House Dres is the most conservative of Morrowind's Great Houses, to the extent that the Daedra worship of the Chimer is still commonly practiced by its members.[34] During the war in which Morrowind became a province of the Empire of Tiber Septim, it was one of the Houses, along with House Indoril and House Redoran, to resist Imperial forces, opposing the treaty even after Redoran agreed to its terms.[12]

More recently, after the events of Morrowind, House Dres has apparently undergone some significant changes. Since then, King Hlaalu Helseth has outlawed slavery in Morrowind, but Dres is apparently prospering in spite of this.[3]

House Sadras[edit | edit source]

Main article: House Sadras

House Sadras is a great house that rose to prominence during the Fourth Era. They joined the ruling Council of Morrowind, along with House Telvanni, Dres, Indoril and Redoran.[5]

Disbanded/Revoked Houses[edit | edit source]

House Hlaalu[edit | edit source]

Main article: House Hlaalu
"As a result of its close relationship with the Imperial administration, House Hlaalu has emerged as politically and economically dominant among the Great Houses of Vvardenfell and Morrowind. Hlaalu welcomes Imperial culture and law, Imperial Legions and bureaucracy, and Imperial freedom of trade and religion. Hlaalu still honors the old Dunmer ways -- the ancestors, the Temple, and the noble houses -- but has readily adapted to the rapid pace of change and progress in the Imperial provinces."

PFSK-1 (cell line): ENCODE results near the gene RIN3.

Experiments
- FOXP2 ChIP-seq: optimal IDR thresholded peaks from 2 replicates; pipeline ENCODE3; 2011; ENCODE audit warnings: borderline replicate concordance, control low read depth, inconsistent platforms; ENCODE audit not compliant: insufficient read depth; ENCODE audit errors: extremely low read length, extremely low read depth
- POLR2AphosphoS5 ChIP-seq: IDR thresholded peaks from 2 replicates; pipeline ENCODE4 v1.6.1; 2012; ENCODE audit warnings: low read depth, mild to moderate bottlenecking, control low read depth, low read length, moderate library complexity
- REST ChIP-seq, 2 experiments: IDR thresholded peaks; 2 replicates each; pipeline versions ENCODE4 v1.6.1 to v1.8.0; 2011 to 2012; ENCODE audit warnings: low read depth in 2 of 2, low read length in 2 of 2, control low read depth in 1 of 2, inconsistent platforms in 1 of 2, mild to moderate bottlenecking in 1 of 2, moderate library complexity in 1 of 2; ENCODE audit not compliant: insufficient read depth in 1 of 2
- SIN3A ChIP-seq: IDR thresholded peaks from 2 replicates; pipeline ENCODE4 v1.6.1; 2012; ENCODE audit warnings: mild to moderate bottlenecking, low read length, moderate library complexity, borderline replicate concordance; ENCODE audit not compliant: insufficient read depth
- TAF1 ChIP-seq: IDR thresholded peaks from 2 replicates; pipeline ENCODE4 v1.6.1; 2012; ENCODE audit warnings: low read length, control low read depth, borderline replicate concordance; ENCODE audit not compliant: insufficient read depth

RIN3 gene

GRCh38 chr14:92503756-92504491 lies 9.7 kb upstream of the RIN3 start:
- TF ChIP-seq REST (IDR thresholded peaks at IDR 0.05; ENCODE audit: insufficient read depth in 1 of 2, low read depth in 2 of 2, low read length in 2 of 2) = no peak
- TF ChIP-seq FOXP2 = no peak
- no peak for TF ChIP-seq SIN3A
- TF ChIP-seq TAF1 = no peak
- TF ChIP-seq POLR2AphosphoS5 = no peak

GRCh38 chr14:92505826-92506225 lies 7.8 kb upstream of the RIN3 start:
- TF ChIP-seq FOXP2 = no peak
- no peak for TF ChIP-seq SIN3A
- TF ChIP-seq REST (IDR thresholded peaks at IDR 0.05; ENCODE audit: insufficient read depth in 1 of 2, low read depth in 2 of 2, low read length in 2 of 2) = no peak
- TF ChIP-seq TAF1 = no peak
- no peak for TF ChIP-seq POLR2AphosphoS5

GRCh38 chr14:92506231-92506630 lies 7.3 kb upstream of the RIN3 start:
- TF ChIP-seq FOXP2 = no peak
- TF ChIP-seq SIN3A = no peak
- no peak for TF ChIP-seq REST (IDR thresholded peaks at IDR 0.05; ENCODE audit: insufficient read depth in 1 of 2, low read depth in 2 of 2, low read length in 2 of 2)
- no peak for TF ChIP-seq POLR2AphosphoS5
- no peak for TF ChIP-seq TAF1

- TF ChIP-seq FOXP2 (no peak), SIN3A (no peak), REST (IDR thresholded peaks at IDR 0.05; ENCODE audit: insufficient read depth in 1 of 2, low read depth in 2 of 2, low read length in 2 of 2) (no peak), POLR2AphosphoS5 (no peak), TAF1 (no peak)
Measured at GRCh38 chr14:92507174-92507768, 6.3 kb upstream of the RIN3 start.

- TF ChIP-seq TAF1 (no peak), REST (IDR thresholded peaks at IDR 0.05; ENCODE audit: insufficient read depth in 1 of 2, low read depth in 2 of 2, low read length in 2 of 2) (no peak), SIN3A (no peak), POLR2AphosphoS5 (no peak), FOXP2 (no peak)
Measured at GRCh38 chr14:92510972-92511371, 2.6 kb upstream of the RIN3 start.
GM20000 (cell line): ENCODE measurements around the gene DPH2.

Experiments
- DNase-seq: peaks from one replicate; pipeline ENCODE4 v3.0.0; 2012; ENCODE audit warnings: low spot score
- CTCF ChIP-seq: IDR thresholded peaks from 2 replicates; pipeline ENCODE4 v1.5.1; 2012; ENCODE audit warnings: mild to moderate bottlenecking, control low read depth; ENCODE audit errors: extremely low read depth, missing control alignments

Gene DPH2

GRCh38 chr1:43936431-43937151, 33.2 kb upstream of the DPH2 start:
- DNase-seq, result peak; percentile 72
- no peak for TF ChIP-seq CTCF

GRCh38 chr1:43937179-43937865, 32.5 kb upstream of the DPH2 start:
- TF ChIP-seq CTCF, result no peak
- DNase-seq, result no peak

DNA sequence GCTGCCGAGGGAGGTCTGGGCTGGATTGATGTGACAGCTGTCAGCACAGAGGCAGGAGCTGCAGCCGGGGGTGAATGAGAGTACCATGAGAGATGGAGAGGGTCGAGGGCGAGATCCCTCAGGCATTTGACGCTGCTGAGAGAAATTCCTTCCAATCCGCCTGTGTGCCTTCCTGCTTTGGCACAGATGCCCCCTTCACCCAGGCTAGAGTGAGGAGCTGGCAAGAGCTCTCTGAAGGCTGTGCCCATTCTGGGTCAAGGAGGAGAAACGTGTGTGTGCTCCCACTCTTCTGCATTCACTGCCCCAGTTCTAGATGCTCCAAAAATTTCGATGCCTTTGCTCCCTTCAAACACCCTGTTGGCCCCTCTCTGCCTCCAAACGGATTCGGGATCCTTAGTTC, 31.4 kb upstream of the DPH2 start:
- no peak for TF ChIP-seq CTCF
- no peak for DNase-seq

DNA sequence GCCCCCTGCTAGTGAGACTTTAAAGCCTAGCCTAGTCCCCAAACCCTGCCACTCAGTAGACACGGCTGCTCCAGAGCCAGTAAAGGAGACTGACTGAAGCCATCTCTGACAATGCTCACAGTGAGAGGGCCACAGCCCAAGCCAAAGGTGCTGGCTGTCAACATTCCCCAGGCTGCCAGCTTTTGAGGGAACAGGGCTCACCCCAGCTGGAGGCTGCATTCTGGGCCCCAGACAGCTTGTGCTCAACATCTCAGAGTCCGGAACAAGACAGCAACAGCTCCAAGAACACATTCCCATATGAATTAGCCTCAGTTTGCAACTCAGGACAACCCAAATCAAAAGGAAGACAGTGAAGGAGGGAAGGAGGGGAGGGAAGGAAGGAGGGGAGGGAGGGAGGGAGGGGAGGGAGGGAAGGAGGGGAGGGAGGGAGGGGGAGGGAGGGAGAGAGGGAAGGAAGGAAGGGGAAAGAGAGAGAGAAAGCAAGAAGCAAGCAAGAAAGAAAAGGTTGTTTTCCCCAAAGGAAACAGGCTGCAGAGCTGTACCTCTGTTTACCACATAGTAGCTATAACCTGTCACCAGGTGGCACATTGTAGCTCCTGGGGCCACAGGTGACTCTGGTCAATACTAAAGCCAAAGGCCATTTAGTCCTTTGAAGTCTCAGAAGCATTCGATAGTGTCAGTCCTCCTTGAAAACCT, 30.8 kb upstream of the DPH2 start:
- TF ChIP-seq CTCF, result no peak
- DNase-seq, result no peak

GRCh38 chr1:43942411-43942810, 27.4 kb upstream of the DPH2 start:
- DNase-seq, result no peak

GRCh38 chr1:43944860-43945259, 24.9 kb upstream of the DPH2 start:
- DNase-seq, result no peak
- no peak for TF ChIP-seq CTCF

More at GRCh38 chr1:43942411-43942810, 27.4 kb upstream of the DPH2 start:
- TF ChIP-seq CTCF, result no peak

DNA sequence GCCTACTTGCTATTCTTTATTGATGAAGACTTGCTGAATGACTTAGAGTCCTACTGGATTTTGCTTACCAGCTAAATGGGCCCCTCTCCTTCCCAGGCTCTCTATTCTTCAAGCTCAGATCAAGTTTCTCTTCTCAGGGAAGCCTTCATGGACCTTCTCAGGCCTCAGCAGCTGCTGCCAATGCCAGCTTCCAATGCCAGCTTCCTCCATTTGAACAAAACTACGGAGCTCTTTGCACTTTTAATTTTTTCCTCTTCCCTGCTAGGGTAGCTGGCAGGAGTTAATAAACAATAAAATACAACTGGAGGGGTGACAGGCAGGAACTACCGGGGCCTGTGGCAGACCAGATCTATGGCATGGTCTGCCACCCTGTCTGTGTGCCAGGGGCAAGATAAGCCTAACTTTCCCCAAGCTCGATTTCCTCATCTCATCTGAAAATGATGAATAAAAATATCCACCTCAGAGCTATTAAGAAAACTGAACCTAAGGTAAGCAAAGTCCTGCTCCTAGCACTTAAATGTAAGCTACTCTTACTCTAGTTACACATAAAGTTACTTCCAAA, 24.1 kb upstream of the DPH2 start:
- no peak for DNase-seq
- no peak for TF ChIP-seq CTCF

Sigil of House Hlaalu

House Hlaalu was always one of the weaker Great Houses, and so tended to rely on trade and relations with external political forces to keep up with the rest of the Houses.[2] This meant that they were one of the few sincere members of the Ebonheart Pact during the Three Banners War.[25] The House itself positions this as the ability to be nimble and adjust to events, which is for them a political necessity.[35] The House had holdings on Vvardenfell during the Third Era, and its old capital was Narsis.[1][2] However, the key members of the Hlaalu council all resided on Vvardenfell.[36]

Duke Vedam Dren of Ebonheart.